René Favaloro

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René Favaloro
Rene Favaloro.JPG
Born
René Gerónimo Favaloro

July 12, 1923
DiedJuly 29, 2000(2000-07-29) (aged 77)
Buenos Aires, Argentina
Cause of deathSuicide by gunshot
NationalityArgentine
Alma materNational University of La Plata
Years active1949–2000
Spouse(s)María Antonia Delgado (1951–1998)
Parent(s)Juan Manuel Favaloro and Geni Ida Raffaeli[1]
AwardsPrince Mahidol Award (1998), Order of the Sun of Peru (1973), Order of Merit of the Italian Republic (1978), Canada Gairdner International Award (1987), Golden Plate Award (1993), Konex Award (1993)
Signature
Firma de Favaloro.jpg

René Gerónimo Favaloro (July 12, 1923 – July 29, 2000) was an Argentine cardiac surgeon and educator best known for his pioneering work on coronary artery bypass surgery using the great saphenous vein.

Early life[edit]

Favaloro was born in 1923,[2] and raised in La Plata; his grandparents were Sicilians.[3] At an early age, he developed a love for football, favoring Gimnasia y Esgrima La Plata, a popular club in the city.[4]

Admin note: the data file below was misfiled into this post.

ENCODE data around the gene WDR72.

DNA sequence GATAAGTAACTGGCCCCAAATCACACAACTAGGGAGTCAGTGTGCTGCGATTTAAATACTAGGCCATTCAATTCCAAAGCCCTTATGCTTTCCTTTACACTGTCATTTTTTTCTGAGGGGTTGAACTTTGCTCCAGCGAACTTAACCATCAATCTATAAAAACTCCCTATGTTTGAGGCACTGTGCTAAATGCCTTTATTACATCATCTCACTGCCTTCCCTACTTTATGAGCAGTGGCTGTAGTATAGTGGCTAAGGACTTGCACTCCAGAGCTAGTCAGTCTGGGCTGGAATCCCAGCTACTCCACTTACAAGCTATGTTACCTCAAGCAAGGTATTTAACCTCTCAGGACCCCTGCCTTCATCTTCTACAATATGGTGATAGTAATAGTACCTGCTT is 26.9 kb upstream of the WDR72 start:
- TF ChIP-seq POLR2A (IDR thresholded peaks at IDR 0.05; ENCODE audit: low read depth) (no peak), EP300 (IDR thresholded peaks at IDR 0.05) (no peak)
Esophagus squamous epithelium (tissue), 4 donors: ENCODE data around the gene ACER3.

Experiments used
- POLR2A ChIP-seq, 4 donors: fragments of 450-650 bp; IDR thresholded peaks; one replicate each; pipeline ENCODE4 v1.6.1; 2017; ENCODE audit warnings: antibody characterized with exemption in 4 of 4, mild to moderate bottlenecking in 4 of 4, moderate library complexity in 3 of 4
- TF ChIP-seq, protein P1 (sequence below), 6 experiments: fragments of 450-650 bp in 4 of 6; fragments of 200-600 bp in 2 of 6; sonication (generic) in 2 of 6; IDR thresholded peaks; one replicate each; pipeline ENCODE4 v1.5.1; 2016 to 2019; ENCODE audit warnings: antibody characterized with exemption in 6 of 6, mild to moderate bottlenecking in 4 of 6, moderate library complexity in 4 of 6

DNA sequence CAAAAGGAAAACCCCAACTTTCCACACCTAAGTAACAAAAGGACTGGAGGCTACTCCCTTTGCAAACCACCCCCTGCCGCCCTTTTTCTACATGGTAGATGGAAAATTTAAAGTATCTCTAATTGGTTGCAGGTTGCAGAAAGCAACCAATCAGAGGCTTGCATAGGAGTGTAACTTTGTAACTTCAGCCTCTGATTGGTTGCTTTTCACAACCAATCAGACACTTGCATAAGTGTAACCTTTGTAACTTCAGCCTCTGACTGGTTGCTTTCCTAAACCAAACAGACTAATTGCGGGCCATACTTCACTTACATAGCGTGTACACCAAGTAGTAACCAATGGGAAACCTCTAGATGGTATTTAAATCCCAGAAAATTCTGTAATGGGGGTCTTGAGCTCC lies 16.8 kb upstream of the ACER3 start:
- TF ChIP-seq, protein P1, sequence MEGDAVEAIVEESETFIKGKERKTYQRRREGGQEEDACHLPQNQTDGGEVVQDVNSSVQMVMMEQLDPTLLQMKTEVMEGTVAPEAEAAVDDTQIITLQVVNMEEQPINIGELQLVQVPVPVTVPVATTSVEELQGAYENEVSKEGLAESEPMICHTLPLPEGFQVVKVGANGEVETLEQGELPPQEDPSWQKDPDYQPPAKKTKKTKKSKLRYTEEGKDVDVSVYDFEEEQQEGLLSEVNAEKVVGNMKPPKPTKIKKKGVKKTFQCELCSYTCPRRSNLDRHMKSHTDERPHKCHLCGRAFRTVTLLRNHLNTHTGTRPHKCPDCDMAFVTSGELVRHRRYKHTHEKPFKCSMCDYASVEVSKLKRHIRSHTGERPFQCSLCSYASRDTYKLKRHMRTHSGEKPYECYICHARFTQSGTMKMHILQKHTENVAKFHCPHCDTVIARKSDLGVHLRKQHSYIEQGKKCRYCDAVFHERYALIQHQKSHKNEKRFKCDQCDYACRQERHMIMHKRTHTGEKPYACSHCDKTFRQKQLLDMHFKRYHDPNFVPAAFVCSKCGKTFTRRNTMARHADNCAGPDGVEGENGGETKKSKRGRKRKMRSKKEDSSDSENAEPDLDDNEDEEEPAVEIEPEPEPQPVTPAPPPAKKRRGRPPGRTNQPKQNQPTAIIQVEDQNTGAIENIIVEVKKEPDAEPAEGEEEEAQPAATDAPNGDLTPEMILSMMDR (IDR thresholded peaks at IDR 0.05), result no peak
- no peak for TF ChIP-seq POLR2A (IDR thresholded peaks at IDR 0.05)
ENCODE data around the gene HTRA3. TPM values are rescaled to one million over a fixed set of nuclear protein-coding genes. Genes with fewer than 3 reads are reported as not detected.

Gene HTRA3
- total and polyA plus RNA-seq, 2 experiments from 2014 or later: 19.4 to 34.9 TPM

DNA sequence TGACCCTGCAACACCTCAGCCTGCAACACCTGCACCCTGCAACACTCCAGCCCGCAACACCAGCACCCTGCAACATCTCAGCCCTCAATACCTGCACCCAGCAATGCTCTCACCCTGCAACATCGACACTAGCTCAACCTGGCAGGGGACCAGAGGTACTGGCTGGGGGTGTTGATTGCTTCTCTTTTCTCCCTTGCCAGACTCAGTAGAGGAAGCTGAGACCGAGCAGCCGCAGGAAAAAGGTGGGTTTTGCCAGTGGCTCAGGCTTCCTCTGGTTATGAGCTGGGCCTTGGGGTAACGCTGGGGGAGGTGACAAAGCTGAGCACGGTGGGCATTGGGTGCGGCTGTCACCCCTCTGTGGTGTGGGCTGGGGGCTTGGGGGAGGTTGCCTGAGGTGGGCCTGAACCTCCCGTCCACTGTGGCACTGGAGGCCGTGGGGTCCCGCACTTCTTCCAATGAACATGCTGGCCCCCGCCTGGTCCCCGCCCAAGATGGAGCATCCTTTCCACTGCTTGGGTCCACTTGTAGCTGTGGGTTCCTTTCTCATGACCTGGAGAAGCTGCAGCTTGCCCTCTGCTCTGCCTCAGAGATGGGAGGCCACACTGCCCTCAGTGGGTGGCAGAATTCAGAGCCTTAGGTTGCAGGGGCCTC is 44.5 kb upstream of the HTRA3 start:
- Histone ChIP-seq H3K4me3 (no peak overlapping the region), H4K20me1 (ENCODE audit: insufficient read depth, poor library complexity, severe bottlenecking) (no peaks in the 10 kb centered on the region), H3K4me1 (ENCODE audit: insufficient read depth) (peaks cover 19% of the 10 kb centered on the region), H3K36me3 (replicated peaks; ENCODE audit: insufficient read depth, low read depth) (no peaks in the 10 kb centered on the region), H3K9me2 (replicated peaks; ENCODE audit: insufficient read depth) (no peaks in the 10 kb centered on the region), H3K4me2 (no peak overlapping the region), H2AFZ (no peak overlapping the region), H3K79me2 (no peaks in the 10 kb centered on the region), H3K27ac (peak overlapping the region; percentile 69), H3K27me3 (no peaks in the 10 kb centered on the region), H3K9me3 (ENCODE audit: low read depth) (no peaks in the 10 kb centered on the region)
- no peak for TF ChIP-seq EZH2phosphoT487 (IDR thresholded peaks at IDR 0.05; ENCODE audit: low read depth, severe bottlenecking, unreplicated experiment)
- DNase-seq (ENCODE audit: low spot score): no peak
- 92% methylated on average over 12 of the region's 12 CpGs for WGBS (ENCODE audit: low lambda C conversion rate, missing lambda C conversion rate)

In 1936, Favaloro was admitted into the Colegio Nacional de La Plata. After graduating from high school, he was admitted to the School of Medicine at the National University of La Plata. During his third year, he began his medical residency at the Hospital Policlínico San Martín, a medical center that received the most complicated cases from much of Buenos Aires province. This residency brought him into contact with patients for the first time. He attended procedures carried out by professors José María Mainetti and Federico E. B. Christmann, from whom he learned the simplicity and standardization that he would later apply to cardiovascular surgery, one of his many great contributions to cardiovascular operating techniques. Favaloro graduated with a medical degree in 1949.[4]

He then applied for a position as a medical auxiliary, but the offer required him to enroll in the Peronist Party, which he did not accept. He moved instead to a small town named Jacinto Aráuz in La Pampa Province after being offered a job as the town's doctor; when the resident doctor died, he succeeded him and brought his brother Juan José into the clinic. He married María Antonia Delgado in 1951.[4]